The 2021 NBA draft class is one of the most talented in recent memory. The top four prospects are set in stone, but the rest of the draft class is still up in the air.
This year’s draft class is diverse, with the top talent coming from college, the new G-League Ignite team, and various overseas pro clubs. March Madness saw a handful of prospects boost their stock. Max Abmas put himself on the radar by playing every minute of Oral Robert’s Cinderella run. Jalen Suggs and Gonzaga came one game short of a perfect season, but his heroics along the way solidified him as a top-five prospect. Davion Mitchell probably received the biggest boost in his stock, as the Baylor guard showcased his two-way ability en route to Baylor’s first national championship since 1948.
The consensus on the top prospects in the 2021 NBA draft has changed as teams have had the opportunity to do further scouting. Here’s our top 10.
10. Cameron Thomas, SG LSU
There’s no question what Cameron Thomas will bring to an NBA team. Thomas is perhaps the most gifted scorer in this year’s loaded draft class. His coach at Oak Hill Academy, the legendary Steve Smith, said he’s never coached a scorer quite like Thomas. As a freshman at LSU, Thomas led the SEC in scoring at 23 PPG in 34 MPG. At 6′ 4″, 210 pounds, Thomas has prototypical size for an NBA wing.
There are concerns about Thomas’ game outside of putting the ball in the hoop. Some scouts question his ability to create for teammates, as he averaged just 1.4 assists per game at LSU. Another concern is Thomas’ ability to defend at an NBA level. He certainly has the tools to be a competent defender, but his effort and motor leave a lot to be desired. Even if Thomas doesn’t turn out to be a good defender, his pure scoring ability solidifies him as one of the top players in the 2021 NBA Draft.
9. Moses Moody, SG Arkansas
Moses Moody surpassed all expectations in his lone season at Arkansas. He earned SEC Rookie of the Year honors and was named All-SEC while averaging 16.8 points and 5.8 rebounds per game. Moody’s greatest strength is his scoring ability. He’s one of the best shooters in the draft, shooting 35.8% from three on over five attempts per game. Moody uses his smooth ball-handling and high release point to compensate for his lack of burst.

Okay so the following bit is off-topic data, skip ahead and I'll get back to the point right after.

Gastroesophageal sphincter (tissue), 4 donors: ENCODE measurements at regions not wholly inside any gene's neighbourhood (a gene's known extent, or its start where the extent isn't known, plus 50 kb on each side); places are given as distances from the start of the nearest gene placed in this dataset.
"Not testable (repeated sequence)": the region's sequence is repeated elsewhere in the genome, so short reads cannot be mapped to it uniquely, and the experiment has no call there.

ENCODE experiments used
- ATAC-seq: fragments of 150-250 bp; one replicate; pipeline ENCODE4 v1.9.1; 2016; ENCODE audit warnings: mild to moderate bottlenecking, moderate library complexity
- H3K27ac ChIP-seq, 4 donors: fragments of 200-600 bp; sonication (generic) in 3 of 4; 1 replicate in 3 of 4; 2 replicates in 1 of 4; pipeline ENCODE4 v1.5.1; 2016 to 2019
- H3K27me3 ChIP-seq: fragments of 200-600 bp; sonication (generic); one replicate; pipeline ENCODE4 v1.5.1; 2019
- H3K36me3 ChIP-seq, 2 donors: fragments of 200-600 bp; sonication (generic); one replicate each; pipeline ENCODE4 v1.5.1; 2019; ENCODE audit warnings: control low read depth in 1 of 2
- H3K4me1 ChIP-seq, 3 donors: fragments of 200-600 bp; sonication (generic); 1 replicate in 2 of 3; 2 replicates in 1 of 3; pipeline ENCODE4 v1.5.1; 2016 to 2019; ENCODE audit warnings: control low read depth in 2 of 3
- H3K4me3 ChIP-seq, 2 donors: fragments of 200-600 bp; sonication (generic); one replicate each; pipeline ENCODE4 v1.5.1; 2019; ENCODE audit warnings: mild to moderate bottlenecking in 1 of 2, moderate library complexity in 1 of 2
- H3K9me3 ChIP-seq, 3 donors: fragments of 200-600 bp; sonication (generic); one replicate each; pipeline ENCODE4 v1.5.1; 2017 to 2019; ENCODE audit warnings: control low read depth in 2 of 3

NBA scouts would like to see Moody lock in on defense more often. He has all the tools to be a good defender, as he showcased by averaging a steal per game at Arkansas. Moody can excel in the 3 and D role that is so valuable today in the NBA. If he can commit to being a lockdown defender at the next level, Moody has the potential to be a perennial All-Star.
8. James Bouknight, SG Connecticut
James Bouknight is the latest in a long line of electrifying guards coming out of UConn. While he didn’t lead the team to tournament glory like Kemba Walker or Shabazz Napier, Bouknight took home All-Big East honors in his second collegiate season.
Bouknight is a prime example of an explosive athlete who took the time to hone their craft. He brings that Obi Toppin type of excitement where one possession he’ll be throwing down a windmill on the fast break, and the next he’s hitting a contested step-back three. Bouknight’s efficiency numbers don’t reflect his actual shooting ability. After shooting 34.7% from three as a freshman, Bouknight made a measly 29.3% of threes as a sophomore. This was largely due to an increase in volume, as he attempted twice as many threes in his sophomore campaign than as a freshman. His 80% career free throw average reassures scouts that Bouknight is a capable shooter. For NBA teams lacking a volume scorer, Bouknight is capable of coming right in and serving that role.
7. Davion Mitchell, PG/SG Baylor
Davion Mitchell led the Baylor Bears to a historic title run. His sheer dominance on both sides of the ball propelled the team to victories over some of the tournament’s best teams, including undefeated Gonzaga. Mitchell is one of those players who showcase their passion for the game on every play. His competitive nature is on display when he’s playing defense. It’s easy to tell that Mitchell takes pride in defending and stopping the other team’s best player. Mitchell is arguably the best on-ball defender in the draft. That will likely be his calling card upon entering the league.
Mitchell is not a one-trick pony, however. His scoring ability has come a long way. Throughout March Madness, Mitchell showcased his lightning-quick first step and his noticeably improved handle. When he was hitting shots, Mitchell appeared to be unstoppable. He’d blow by his defender with ease then hit a step-back three on the next possession to keep them guessing. Mitchell’s ceiling resembles a player he’s already being compared to Donovan Mitchell (no relation). If he can continue to improve his skillset, Davion Mitchell can be the leading man on a playoff team.
6. Scottie Barnes, SF Florida State
Scottie Barnes is one of those prospects where their potential is blindingly obvious. At 6′ 9″ with a 7′ 2″ wingspan, Barnes has excellent size for a primary ball-handler. Barnes utilizes his long strides and ridiculously long reach (think Michael Jordan in Space Jam) to attack the rim. While he still has a lot of work to do on his jumper –27.5% from three on 1.7 attempts per game— Barnes’ playmaking ability and sheer size should render him a net-positive player on offense.